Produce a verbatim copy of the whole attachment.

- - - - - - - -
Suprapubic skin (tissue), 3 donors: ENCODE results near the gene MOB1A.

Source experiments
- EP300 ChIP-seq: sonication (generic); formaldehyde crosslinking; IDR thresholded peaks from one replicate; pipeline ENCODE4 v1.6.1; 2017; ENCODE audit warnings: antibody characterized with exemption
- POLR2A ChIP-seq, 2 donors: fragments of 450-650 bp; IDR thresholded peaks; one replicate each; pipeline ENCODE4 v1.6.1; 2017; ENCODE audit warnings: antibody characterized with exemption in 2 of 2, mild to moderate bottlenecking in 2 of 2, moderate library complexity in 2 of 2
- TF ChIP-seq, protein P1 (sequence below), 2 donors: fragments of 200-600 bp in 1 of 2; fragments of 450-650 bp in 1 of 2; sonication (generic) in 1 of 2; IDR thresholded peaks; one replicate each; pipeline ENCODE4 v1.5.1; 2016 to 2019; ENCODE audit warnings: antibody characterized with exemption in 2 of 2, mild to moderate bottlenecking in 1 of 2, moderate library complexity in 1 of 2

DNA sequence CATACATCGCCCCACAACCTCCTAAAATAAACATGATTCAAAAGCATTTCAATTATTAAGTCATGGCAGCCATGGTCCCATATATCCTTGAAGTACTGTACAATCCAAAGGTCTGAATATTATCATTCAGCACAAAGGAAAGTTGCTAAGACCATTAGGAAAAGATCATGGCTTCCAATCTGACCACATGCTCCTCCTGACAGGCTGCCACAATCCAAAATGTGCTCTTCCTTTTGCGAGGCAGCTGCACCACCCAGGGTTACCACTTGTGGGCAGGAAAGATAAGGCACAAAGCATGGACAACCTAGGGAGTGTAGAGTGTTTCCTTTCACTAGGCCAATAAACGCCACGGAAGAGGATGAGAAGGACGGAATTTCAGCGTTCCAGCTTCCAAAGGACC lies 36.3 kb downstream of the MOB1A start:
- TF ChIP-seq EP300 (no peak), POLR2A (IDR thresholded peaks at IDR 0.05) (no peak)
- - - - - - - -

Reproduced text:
Suprapubic skin (tissue), 3 donors: ENCODE results near the gene MOB1A.

Source experiments
- EP300 ChIP-seq: sonication (generic); formaldehyde crosslinking; IDR thresholded peaks from one replicate; pipeline ENCODE4 v1.6.1; 2017; ENCODE audit warnings: antibody characterized with exemption
- POLR2A ChIP-seq, 2 donors: fragments of 450-650 bp; IDR thresholded peaks; one replicate each; pipeline ENCODE4 v1.6.1; 2017; ENCODE audit warnings: antibody characterized with exemption in 2 of 2, mild to moderate bottlenecking in 2 of 2, moderate library complexity in 2 of 2
- TF ChIP-seq, protein P1 (sequence below), 2 donors: fragments of 200-600 bp in 1 of 2; fragments of 450-650 bp in 1 of 2; sonication (generic) in 1 of 2; IDR thresholded peaks; one replicate each; pipeline ENCODE4 v1.5.1; 2016 to 2019; ENCODE audit warnings: antibody characterized with exemption in 2 of 2, mild to moderate bottlenecking in 1 of 2, moderate library complexity in 1 of 2

DNA sequence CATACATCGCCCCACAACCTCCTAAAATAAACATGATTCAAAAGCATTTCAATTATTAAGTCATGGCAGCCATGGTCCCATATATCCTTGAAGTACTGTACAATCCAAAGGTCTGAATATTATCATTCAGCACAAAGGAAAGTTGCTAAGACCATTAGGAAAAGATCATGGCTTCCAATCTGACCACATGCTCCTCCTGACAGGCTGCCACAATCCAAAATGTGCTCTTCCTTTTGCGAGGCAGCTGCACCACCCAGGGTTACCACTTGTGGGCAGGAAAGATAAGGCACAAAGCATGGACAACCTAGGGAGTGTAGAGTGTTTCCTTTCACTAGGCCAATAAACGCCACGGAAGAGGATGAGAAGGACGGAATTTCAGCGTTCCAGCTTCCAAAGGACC lies 36.3 kb downstream of the MOB1A start:
- TF ChIP-seq EP300 (no peak), POLR2A (IDR thresholded peaks at IDR 0.05) (no peak)